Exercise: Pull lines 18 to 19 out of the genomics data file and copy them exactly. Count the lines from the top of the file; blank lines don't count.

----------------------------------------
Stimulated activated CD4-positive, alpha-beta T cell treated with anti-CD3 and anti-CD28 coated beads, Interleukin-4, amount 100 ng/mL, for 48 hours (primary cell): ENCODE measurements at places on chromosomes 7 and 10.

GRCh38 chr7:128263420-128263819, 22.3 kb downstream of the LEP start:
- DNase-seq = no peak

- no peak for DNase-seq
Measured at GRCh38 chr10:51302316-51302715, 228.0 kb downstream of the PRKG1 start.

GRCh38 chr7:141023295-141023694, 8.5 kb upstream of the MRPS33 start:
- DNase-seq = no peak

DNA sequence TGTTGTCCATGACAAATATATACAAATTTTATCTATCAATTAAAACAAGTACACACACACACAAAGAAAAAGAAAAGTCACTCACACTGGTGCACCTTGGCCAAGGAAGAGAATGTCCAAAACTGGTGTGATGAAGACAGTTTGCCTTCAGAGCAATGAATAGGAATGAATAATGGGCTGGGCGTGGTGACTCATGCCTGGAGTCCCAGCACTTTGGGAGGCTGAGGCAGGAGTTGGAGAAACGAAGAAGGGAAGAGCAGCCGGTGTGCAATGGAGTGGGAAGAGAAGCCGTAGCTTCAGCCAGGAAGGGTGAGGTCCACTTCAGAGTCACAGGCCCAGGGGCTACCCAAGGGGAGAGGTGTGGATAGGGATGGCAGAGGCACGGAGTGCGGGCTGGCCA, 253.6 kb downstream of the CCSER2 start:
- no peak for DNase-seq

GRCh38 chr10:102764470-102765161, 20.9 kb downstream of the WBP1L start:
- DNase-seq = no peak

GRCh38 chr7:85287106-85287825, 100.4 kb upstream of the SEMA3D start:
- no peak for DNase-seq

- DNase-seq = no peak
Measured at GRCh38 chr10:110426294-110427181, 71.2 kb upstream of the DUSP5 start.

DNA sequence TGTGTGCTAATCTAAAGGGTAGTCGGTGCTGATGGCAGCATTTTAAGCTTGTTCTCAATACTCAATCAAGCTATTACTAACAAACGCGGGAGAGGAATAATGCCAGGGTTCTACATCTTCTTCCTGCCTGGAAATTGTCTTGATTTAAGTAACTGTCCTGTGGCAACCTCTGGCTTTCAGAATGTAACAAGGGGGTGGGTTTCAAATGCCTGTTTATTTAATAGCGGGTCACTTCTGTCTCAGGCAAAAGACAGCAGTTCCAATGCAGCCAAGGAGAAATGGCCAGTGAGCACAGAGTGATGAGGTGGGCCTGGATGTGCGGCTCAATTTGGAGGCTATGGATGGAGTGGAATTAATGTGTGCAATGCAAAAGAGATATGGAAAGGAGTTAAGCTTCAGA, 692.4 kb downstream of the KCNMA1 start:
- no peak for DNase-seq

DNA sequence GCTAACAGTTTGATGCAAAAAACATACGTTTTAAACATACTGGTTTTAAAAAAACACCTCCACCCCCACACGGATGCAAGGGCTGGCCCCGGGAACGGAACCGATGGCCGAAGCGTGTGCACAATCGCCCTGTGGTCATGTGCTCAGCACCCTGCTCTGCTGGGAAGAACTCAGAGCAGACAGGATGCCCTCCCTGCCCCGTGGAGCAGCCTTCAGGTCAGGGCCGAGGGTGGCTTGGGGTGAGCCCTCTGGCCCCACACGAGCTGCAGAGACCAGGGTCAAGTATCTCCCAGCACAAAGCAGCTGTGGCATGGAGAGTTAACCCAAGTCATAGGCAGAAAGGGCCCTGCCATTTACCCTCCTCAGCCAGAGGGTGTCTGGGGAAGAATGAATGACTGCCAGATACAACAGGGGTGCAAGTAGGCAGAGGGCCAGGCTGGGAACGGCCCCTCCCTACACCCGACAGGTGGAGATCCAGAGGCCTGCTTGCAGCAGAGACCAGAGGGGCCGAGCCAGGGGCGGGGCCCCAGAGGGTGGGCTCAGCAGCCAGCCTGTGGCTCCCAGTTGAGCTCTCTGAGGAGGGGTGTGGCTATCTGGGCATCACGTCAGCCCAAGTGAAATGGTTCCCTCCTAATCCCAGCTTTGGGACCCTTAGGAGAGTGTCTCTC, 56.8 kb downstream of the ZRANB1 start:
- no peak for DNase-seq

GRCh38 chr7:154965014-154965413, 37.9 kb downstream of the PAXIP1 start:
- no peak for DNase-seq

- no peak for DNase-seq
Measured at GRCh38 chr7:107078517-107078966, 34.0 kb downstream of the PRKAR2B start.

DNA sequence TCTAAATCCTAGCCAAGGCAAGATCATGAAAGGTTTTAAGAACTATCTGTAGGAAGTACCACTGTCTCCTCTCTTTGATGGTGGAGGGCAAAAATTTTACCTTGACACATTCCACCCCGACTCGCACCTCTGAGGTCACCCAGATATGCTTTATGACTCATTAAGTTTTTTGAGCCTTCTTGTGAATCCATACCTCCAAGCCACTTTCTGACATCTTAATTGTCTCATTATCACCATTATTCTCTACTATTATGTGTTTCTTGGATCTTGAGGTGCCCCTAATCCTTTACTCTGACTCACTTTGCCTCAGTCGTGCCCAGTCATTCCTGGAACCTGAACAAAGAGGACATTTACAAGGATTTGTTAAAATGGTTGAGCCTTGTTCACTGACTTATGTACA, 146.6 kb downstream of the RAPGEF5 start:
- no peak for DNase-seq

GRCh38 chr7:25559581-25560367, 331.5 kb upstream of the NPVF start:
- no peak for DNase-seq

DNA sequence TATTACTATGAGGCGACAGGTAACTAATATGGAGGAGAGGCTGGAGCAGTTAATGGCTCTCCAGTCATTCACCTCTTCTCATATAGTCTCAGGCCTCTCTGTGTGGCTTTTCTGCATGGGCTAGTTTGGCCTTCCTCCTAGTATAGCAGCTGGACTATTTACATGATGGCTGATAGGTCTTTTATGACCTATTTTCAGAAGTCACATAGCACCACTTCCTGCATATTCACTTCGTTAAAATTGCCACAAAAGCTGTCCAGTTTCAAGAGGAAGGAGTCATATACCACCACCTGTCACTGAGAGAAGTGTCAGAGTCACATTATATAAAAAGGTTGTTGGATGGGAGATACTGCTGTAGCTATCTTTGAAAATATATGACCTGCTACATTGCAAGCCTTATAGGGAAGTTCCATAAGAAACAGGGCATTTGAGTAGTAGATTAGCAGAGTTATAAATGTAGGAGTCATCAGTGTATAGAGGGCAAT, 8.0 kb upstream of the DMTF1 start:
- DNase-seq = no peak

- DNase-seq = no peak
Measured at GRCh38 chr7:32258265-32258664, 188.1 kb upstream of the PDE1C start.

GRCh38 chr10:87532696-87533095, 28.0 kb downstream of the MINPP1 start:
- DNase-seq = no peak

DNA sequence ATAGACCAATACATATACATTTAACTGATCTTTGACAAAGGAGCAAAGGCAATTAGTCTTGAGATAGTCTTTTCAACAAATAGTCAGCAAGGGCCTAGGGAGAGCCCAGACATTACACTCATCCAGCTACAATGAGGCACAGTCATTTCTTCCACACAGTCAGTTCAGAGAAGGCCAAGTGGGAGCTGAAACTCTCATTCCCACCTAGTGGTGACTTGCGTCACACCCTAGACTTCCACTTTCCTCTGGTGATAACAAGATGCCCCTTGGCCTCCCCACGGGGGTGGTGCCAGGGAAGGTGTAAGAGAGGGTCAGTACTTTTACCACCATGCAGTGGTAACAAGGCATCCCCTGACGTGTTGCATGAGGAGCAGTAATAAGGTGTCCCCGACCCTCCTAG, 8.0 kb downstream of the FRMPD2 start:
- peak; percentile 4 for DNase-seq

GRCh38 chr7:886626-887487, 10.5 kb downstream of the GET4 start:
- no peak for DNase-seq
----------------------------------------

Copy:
DNA sequence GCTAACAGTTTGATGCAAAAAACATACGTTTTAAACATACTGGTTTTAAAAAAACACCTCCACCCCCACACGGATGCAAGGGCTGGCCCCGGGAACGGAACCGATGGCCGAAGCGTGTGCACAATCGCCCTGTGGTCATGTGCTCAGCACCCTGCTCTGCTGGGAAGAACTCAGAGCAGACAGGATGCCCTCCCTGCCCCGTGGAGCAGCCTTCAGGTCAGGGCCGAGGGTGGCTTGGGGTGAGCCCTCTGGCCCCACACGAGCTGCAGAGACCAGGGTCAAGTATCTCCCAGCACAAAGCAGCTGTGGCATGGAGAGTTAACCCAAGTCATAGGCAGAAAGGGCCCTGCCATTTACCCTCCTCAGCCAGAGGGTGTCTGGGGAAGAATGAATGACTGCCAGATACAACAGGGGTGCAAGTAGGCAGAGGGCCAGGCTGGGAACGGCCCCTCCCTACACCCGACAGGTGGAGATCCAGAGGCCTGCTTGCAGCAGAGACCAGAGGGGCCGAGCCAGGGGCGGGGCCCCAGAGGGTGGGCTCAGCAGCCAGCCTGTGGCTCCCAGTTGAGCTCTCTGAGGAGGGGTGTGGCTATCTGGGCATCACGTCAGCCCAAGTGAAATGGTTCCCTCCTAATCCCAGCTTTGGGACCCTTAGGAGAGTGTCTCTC, 56.8 kb downstream of the ZRANB1 start:
- no peak for DNase-seq